The problem with poaching

One of two mounted Rocky Mountain elk hang in the entrance to the Oregon State Police building in Pendleton. The mounted elk were confinscated in 2001 after it was determind that the animals were killed by a poacher in the Tollgate area.

Despite a recent study by the Oregon?Department of Fish and Wildlife that indicated mule deer populations are at extreme risk from poaching, the problem appears to be less drastic on the eastern side of the state.

In the recent mule deer study conducted from Bend to the California border, 500 deer were tagged with radio collars and tracked from July 2005 through January 2010. Of those, 128 died, with 19 killed by poachers and 21 taken legally. 

“What I can tell you is the rate of poaching on the east side does not appear appear to be as high as on the west side of the Cascades,” said Jim?Cadwell, assistant district wildlife biologist based out of the La Grande ODFW office. “We’ve got a larger population on the west side to begin with.”

However, Cadwell said, the ODFW and the Oregon?State Police still consider poaching in general to be a problem in northeastern Oregon. 

Elk are another major target due to their large antlers; however, their populations are regarded as healthy and near target levels.

Poaching has a direct impact on other hunters; the more animals are killed illegally, the less hunting tags can be issued each year.

“We definitely have a concern about poaching. Animals are much more vulnerable at certain times of year. Bucks are in rut this time of year,” Cadwell said. “Up here in Union County, (poaching) occurs but not to the scale it does in other areas. Animals taken illegally reduce the population level; that level indicates how many tags we can issue.”

Mule deer numbers are down across the northeast region. Three years ago, they averaged 12.4 deer per mile. In 2010, that number — which takes into consideration the Wallowa, Wenaha-Snake,?Umatilla-Whitman and Ochoco-Malheur zones — has dipped to 9.7.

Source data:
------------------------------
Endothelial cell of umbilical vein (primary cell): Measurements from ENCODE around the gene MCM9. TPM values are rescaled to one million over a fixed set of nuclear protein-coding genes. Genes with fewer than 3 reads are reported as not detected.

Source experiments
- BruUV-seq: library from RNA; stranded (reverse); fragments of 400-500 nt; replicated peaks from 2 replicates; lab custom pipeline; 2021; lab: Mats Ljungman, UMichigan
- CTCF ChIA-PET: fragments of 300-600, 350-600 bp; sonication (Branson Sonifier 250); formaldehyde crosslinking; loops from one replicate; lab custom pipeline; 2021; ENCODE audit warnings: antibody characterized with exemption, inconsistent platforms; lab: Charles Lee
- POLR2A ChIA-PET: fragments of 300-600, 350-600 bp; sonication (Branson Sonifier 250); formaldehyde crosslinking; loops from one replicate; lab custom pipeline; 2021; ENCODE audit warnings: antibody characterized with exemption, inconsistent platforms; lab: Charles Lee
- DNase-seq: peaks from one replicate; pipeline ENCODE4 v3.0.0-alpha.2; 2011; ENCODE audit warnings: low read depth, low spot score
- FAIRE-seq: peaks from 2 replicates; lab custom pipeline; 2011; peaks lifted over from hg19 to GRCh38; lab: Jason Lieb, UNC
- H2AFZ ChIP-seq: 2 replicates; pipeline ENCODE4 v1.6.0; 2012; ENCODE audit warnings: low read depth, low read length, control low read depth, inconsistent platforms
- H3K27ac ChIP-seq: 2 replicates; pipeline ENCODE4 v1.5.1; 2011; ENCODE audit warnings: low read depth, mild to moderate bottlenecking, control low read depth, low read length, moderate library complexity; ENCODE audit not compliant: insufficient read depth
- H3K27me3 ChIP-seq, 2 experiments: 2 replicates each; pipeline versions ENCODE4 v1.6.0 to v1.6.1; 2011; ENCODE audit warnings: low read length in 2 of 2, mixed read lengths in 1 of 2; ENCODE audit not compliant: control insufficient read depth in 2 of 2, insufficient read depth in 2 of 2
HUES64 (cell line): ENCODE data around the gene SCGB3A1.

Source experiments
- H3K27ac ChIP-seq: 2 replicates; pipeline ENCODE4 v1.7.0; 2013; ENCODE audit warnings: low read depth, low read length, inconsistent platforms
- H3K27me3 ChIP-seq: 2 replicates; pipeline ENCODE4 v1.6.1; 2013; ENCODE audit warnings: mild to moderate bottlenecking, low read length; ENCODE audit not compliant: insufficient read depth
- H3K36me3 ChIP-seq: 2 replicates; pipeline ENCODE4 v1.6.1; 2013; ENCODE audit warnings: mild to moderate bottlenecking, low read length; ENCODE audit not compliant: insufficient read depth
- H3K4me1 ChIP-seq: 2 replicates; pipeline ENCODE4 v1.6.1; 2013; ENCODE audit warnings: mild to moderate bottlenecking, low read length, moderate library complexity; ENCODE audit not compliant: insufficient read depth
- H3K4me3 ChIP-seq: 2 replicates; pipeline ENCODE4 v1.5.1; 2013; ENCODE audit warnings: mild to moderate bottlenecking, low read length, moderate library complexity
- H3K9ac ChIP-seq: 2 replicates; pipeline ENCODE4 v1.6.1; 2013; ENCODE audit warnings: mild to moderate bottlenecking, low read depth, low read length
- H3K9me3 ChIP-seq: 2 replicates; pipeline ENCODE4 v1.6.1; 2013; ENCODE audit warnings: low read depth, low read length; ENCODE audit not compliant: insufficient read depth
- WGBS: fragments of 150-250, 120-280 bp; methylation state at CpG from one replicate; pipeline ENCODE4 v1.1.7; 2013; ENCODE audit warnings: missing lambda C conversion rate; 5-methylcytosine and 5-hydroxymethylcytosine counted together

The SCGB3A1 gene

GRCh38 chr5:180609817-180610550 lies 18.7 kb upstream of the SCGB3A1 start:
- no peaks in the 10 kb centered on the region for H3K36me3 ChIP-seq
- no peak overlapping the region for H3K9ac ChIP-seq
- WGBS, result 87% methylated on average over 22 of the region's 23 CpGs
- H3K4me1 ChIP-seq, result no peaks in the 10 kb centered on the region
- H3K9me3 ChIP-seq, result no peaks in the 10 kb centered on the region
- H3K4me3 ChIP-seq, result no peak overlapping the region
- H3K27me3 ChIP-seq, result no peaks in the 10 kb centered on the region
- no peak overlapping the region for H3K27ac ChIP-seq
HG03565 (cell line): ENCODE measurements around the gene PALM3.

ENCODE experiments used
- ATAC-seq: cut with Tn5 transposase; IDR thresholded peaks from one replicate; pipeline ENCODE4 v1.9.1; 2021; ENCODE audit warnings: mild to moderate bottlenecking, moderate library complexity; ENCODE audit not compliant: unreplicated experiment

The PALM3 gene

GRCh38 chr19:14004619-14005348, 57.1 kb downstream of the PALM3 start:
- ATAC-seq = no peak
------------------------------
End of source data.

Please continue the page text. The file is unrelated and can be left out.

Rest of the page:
The dip has been especially stark in Umatilla-Whitman, where the ratio was 5.4 per mile in 2008 and just 0.9 per mile in 2010. The northeast region benchmark is 14.2 deer per mile.

“We don’t have any hard numbers (for poaching),” said Steve Cherry, ODFW wildlife biologist in Heppner. “In the more rural areas we might have a little bit more poaching that goes on there, but for the most part it doesn’t seem to be a large issue, at least for Morrow County.”

OSP Sgt.?Chris Hawkins out of La Grande said that his office covers “a good part of three counties” with just five officers, making catching poachers even more difficult. Though the OSP computer system was down, Hawkins did a hand count and said he predicted each officer issued about 70 citations a year, from hunting with no license to unlawfully taking deer, elk or sheep.

“That’s primarily what we deal with, what we do. We are dealing with that a lot,” Hawkins said. “With our numbers we do the best we can to schedule ourselves when poaching activities are going to be more likely than not.”

But even with other techniques such as using decoy deer, the state police still rely on citizens to help be their eyes and ears.

“The more eyes the better,” Hawkins said. “Obviously they’re going to see more of the stuff than we do. Citizen complaints are very important to us.”

On land belonging to the Confederated Tribes of the Umatilla Indian?Reservation, the issue of poaching has receded as fewer people are out hunting, said tribal game officer Jim?Curry.

“There is poaching going on. This year we didn’t have any so far that I could prosecute. In years past we’ve had some that have gone to court and been prosecuted,” said Curry, adding that he hasn’t seen many hunters out this year. “It varies year to year depending on economics. From what I saw around the tribal areas I didn’t see that many hunters out even during the pheasant season.”

If Curry does find a poacher, he can take several steps including seizure of the animal and firearm and even the vehicle, plus issuing citations.

But, just as it is for state troopers, the numbers game works against catching many hunters who are killing animals illegally.

“Because we’re so few out there in the woods, both on the OSP side and the tribal side, that’s how we get a lot of information — other hunters, people out in the woods seeing things and relaying that information on to us,” Curry said. “I encourage anybody who sees something like that to turn them into the police so we can take action on it because poaching is a theft from everybody because it’s a natural resource.”

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